Team orders in Formula 1 are a hot topic once again following events in Malaysia
Red Bull teammates at odds after Sebastian Vettel overtakes Mark Webber against team orders
Rubens Barrichello, a deputy to Michael Schumacher at Ferrari, empathizes with Webber
F1 legend Stirling Moss believes there is less respect between drivers in modern racing
It may not be “High Noon,” but the Red Bull team are facing a Shanghai showdown when their two drivers resume rivalries at this weekend’s Chinese Grand Prix.
Sebastian Vettel has been vilified for ignoring team orders and passing his Red Bull teammate Mark Webber in Malaysia to whisk the win from under the Australian’s nose.
Directly behind the dueling Red Bulls, the opposite scenario was playing out as Nico Rosberg reluctantly obeyed team orders not to overtake his Mercedes teammate Lewis Hamilton for third place, even though the German appeared to have a quicker car.
The controversial issue of team orders in Formula 1 has once again tested respect between teammates – and ahead of Sunday’s race Vettel said he would probably do it again given he felt Webber had not supported him in the past – and raised question marks over the purity of the sport’s racing.
The willingness to accept team orders often relies on a tacit understanding between the drivers, on their status within the team and how the race will be run.
Former Honda, Brawn and Williams driver Rubens Barrichello – who spent six years as Michael Schumacher’s deputy at Ferrari – explained: “In the team meeting before the race you have to talk about various situations.
“Obviously there is an interest in doing the best for the team,” Barrichello told CNN. “All the team wants to see is if one driver has a problem he will not make it difficult for his teammate.
“If it was agreed before by both drivers that they needed to go lower on revs – and if that is a code for no overtaking – then that is what they had agreed.”
Webber was told to turn down his engine revs after taking the lead in Malaysia. He understood that instruction meant – as Barrichello suggested – he would not be passed by his teammate.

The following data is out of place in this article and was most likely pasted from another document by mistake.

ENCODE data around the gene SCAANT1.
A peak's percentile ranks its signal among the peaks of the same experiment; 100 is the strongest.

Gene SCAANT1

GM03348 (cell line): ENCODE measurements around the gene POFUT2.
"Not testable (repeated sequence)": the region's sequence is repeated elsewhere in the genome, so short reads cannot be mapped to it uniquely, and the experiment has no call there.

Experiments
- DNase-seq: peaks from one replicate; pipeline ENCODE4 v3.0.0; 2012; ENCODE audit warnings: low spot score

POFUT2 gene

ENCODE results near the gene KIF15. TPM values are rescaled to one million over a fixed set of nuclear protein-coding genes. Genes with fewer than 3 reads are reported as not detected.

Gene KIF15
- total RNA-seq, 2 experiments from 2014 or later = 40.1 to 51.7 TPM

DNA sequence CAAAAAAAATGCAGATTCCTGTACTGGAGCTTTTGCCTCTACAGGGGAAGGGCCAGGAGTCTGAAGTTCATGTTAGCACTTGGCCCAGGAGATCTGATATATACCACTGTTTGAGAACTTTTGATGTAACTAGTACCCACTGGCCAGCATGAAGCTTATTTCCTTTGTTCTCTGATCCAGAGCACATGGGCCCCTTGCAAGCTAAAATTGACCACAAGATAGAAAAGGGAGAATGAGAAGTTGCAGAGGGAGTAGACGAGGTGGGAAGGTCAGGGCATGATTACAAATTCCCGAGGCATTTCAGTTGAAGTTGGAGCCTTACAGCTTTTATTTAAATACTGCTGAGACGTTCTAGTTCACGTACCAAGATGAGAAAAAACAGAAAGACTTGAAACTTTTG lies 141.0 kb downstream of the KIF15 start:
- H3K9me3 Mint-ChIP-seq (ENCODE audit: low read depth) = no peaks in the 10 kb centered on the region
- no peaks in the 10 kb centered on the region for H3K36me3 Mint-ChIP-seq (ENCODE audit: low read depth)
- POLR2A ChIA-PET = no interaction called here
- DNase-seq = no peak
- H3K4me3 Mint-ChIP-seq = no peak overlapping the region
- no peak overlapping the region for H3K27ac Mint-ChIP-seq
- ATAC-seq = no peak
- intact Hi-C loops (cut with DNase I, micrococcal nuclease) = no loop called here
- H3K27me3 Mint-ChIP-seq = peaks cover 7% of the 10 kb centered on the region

But the fact that Vettel chose to ignore this instruction and run his own race has left serious, unanswered questions over his respect for Webber.
Taking the low road
“I don’t think there’s the same respect now for other drivers,” British racing legend Stirling Moss told CNN.
During his F1 career between 1951-60, Moss would only sign contracts that named him as the team’s number one driver. In his era of racing, that meant if there was a problem with his speed machine, he could simply call in his teammate and take over his car.
There was, however, one exception to Moss’ rule when, in 1955, he signed for Mercedes alongside Argentine great Juan Manuel Fangio.
The pair shared a mutual respect on and off track, says Moss, even though it was “El Maestro” who would capture his third world title at the end of the season.
“When I was at Mercedes with Fangio there were no pit orders at all until we had a 30-second lead over the rest of the field,” Moss recalled.
“When a team had the lead, the number one driver would hold position and not pass him, says Moss.
“I respected Fangio so much that I was just as happy to be number two. I was quite happy to sit right behind him. It didn’t worry me,” he said.
“We were known as the train because I was only about two yards behind him the whole race!”
It’s all different now though, says Moss.
“Because (Red Bull) had specifically said to (Vettel) let Webber have it, that made him a naughty boy but he felt, ‘well dammit, why shouldn’t I win?’ I don’t think he’ll ever repair that damage because he probably thinks ‘well, that’s the way I race.’”
On the other side of the garage, the Malaysia team orders drama may have more emotional, career-defining consequences for Webber, whose Red Bull contract expires at the end of the season.
Barrichello can empathize with Webber’s position as he considers his perpetual role as Red Bull’s “number two” driver.